The hall - designed for 200 to 300 students with meeting rooms, an "academic success center" and a dining area - will cost $14 million to $19 million, Simon said. Work is expected to begin in 2014.
The new hall, which Simon said does not yet have a name, will be built between Prillerman and Gore halls.
Gore Hall, an old residential building the university recently closed, will be demolished. The cost of the demolition is included in the total project estimate, Simon said.
The two project announcements came during Hemphill's first state of the university address.
Hemphill replaced longtime president Hazo Carter to become State's 10th president in July. Since then he has pushed a theme of "one message, many voices" in the hopes of getting the entire State community to rally around goals for the future.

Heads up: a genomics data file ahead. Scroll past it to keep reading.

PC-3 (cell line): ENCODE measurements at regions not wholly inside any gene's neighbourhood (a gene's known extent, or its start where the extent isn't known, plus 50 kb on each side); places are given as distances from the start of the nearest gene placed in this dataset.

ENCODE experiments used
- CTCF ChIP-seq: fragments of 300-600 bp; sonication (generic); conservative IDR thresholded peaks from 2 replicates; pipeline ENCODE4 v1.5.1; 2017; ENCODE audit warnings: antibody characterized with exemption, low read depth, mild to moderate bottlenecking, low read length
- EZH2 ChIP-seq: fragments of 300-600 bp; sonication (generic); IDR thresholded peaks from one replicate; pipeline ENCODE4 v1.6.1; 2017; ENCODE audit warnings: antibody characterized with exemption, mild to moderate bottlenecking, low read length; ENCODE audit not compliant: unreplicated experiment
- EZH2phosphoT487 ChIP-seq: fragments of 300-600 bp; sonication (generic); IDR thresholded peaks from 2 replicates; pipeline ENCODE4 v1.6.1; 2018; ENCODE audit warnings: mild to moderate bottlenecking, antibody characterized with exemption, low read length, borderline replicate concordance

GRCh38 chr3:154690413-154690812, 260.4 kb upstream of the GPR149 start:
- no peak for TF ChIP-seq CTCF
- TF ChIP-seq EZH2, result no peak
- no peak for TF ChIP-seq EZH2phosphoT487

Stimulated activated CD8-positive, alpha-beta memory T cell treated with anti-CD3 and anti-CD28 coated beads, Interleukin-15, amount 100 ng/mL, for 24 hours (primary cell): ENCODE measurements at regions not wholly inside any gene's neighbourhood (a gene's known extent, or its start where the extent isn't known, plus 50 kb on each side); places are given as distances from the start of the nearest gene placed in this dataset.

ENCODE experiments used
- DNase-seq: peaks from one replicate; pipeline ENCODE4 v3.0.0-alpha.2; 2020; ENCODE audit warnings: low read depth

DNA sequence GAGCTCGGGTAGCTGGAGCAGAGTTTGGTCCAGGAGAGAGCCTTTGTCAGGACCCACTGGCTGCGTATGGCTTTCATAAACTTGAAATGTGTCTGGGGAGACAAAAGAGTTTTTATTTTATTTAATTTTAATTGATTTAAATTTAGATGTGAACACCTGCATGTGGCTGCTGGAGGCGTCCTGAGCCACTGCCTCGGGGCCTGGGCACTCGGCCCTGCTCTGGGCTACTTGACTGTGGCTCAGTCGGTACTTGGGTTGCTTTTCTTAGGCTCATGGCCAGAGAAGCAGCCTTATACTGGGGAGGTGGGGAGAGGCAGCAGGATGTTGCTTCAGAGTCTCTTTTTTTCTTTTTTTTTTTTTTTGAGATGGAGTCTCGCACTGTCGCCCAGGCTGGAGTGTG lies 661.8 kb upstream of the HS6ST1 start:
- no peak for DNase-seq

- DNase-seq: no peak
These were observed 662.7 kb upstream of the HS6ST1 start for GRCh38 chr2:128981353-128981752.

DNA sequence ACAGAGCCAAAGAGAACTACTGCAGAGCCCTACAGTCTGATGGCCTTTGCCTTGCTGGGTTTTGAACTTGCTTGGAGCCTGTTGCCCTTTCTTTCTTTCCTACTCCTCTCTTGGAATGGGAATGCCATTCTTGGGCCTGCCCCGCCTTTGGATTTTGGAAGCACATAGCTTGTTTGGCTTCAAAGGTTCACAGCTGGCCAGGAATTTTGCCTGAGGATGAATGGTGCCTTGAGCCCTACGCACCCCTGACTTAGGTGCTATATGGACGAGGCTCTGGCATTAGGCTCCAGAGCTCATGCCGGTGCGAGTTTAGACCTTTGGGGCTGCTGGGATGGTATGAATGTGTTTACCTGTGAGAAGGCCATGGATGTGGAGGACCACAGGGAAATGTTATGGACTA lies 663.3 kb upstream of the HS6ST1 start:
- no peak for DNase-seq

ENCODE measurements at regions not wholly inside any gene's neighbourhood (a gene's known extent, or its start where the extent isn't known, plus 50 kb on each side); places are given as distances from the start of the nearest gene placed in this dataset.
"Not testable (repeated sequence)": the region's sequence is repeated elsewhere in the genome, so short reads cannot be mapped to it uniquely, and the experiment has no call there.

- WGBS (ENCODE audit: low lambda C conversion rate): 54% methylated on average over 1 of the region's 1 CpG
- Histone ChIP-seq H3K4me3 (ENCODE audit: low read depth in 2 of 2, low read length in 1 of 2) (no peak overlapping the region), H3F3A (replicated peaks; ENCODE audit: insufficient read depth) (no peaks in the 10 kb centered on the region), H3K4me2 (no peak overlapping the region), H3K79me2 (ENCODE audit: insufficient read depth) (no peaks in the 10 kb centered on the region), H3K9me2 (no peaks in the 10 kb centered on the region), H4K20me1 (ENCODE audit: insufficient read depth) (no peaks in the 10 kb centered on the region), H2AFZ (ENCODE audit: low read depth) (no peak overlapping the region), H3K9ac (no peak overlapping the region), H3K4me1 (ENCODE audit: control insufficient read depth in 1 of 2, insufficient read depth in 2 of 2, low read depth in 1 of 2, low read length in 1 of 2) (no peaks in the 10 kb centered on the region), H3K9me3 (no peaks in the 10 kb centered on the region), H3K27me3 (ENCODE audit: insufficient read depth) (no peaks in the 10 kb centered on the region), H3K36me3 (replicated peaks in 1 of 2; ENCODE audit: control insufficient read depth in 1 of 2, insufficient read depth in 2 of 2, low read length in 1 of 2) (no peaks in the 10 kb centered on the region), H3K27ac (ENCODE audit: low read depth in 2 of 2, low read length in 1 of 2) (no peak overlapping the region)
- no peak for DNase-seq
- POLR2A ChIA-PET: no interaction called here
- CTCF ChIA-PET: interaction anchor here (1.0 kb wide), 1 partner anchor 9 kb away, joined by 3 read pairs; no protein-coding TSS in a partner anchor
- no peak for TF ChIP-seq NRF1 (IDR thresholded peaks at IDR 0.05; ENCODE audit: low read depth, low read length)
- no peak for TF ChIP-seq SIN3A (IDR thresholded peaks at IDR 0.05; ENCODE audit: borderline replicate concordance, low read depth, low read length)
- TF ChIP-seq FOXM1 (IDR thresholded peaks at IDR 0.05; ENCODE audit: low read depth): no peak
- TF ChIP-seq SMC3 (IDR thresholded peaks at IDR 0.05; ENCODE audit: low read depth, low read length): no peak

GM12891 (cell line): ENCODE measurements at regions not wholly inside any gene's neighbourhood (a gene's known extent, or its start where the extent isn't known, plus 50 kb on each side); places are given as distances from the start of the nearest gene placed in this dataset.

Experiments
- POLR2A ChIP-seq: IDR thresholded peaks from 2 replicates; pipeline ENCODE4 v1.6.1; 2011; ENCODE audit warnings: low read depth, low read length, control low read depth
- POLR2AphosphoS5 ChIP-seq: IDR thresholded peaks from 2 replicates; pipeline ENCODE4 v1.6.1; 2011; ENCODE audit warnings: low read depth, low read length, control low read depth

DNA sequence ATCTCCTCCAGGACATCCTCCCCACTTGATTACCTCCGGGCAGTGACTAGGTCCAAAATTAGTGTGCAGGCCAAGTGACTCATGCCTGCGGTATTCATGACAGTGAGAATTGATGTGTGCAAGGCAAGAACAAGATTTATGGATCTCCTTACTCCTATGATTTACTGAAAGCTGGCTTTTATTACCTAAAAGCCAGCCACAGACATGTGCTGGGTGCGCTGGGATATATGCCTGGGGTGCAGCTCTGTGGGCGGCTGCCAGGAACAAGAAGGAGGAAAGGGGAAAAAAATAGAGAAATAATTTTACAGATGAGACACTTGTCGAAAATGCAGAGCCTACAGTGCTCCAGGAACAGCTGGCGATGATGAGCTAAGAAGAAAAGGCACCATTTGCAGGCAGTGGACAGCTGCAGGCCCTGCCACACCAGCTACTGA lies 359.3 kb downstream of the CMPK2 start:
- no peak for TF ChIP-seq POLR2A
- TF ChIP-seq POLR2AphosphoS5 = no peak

Improving student retention and graduation rates is a major concern, Hemphill said. He said 55 percent of first-time freshman return to school for their sophomore year, and less than a quarter of State students graduate within six years.
Hemphill said these figures are not acceptable. He is confident a renewed push to bring more student housing to campus and invest in athletics will make State a more attractive place for students to come and stay.
"I think it's not only going to help with our retention, it's going to help with our recruitment as well," Hemphill said.
"Because regardless of where you go across the state, once that facility is up, the residence hall is up, you're going to see a similar level of quality in terms of the opportunities for students. I think that's going to be huge for us."
More information is available at www.wvstateu.edu.